You get the idea. Of course, what almost none of these "rational skeptics" bothered to do was actually check the damn story. They should have noticed, after all, that despite claiming de Botton had "announced" this plan, none of the news reports bothered to link to or cite precisely where and when de Botton had made this supposed "announcement". As it turns out, this is because he didn't - the whole story was a media beat-up invented from a press release about the publication of de Botton's book. In the book he does say that buildings constructed and designed purely as places for contemplation would be a great idea and one worth stealing from religions, but as he explained in the wake of the media fire-storm, he never "announced" a plan to build one at all. And the whole "atheist temple" concept was invented by some journalist.
Carrying off the Gold of the Egyptians
So what exactly does this "arse', "dickhead", "prick", "anti-atheist" and possible Pontifical infiltrator have to say in the book that few to none of the so-called "skeptics" have bothered to read? Put simply, de Botton makes a highly humanist argument. Religions, he argues, are fundamentally human institutions. If we accept that no "God" or gods exist (a proviso he makes perfectly clear on the book's very first page), it remains valuable to look at religions as purely human constructs and see if there is anything about them that has worth when the supernatural underpinnings are removed. This is very much in the spirit of my favourite humanist motto "Homo sum. Humani nil a me alienum puto" (I am human, nothing that is human is alien to me.) - a sentiment few of the New Atheists seem ready to embrace, since they seem determined to regard everything religious, even if only by association, as utterly and irrevocably alien to them. De Botton claims that by jettisoning many of the uses, practices and symbols associated with religion wholesale we have "allowed religion to claim as its exclusive dominion areas of experience which should rightly belong to all mankind - and which we should feel unembarrassed about reappropriating for the secular realm." (p. 15)
As he notes, religions do this all the time, to each other. Early Christianity merrily stole from, re-badged or absorbed all kinds of earlier, pre-Christian rituals, festivals and ideas; partly as a way of easing the conversion of a new territory but partly because these things were so closely woven into the fabric of the societies in question because, at a fundamentally psychological, sociological and human level, they worked.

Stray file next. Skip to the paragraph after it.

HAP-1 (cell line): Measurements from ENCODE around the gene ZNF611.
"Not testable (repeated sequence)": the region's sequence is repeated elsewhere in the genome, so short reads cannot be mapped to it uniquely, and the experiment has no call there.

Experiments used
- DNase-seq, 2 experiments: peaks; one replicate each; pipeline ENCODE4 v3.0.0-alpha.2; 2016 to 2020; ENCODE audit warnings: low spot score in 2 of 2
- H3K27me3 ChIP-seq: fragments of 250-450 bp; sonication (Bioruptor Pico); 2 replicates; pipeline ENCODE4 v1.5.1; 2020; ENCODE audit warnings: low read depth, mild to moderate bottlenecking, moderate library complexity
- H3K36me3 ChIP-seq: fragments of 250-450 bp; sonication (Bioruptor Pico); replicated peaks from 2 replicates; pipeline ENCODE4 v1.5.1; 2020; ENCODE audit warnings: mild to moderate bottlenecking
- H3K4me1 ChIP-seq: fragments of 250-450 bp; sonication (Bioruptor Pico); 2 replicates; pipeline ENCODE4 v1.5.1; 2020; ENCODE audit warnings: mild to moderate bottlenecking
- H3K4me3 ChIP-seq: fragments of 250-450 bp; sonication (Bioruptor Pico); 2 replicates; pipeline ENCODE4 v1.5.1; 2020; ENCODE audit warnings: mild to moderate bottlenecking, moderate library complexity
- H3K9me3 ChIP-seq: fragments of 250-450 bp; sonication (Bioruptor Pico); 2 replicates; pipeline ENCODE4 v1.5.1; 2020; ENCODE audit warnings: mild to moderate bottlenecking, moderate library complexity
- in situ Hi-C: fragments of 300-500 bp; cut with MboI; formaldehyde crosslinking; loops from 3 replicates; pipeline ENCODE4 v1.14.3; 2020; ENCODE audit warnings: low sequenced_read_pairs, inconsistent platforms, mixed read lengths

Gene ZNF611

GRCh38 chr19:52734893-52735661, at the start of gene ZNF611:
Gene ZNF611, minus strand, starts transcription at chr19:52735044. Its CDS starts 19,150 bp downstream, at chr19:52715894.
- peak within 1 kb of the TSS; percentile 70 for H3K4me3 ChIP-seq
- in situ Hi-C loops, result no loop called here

De Botton argues that religions are not sterile exercises in learning and reinforcing abstract ideas of the supernatural or repetitions of and commentaries on theology. They are made up of communities of human beings and, fundamentally and even primarily, function on that level. My elderly mother, a devout Catholic all her life, is most certainly a believer and accepts the doctrines and theology of her faith wholeheartedly and to the best of her understanding - she would never claim to be a Biblical scholar or theologian. But if you talk to her about her life in the Church what you hear about is people and community: who has had a baby, who has died, who is ill, who got married and how the community in her parish has responded to all this (via celebrations, hospital visits, ceremonies, gifts, support etc). Religions may be focused on God or gods or supernatural ideas, but primarily they are institutions about people and for people in a very fundamental way. Believe me - you can listen to my Mum talk about her church life for hours and never hear God or Jesus get so much as a mention.
So de Botton argues that given that many religions have been around for a very long time, clearly they must be getting at least some of this "people" stuff right. Therefore it's worth looking at how religions fulfil human needs and see if these are worth adopting into a non-religious life.
His first section looks at "Community", which as the example of my mother shows, religions can sustain very effectively. The media is constantly reminding us of how lonely much of modern existence can be. According to the Australian Bureau of Statistics, single-person households are currently the fast growing demographic in Australia; a statistic mirrored in most of the developed world. Loneliness seems to be something of an epidemic in western societies and our lives seem structured in such a way that a sense of community is hard achieve. I live in a major city and in a large building of mainly one bedroom apartments. I usually smile and nod at my neighbours if I see them in the lift or the building's gym, but I only know one of them by name (and that's because he's a fairly famous TV presenter). I travel to work each day by train and regularly see the same commuters on my line, but I have never considered speaking to any of them, apart from the attractive female ones. And I'm quite sure that if I turned to one of them between Central Station and Green Square, sincerely said "Peace be with you" and shook their hand or kissed them they would call for Transit Security.
Yet every Sunday, across the world, millions of people turn to perfect strangers and do just that. It's called "the Sign of Peace" and it marks a key point in the Catholic Mass. De Botton holds up the Catholic Mass as an example of how religion has developed structures and processes that establish and reinforce community in ways that are often missing in the secular world:
A Catholic Mass is not, to be sure, the ideal habitat for an atheist. Much of the dialogue is either offensive to reason or simply incomprehensible. It goes on for a long time and rarely overrides a temptation to fall asleep. Nevertheless, the ceremony is replete with elements which subtly strengthen congregants' bonds of affection, and which atheists would do well to study and on occasion learn to appropriate for use in the secular realm. (p. 30)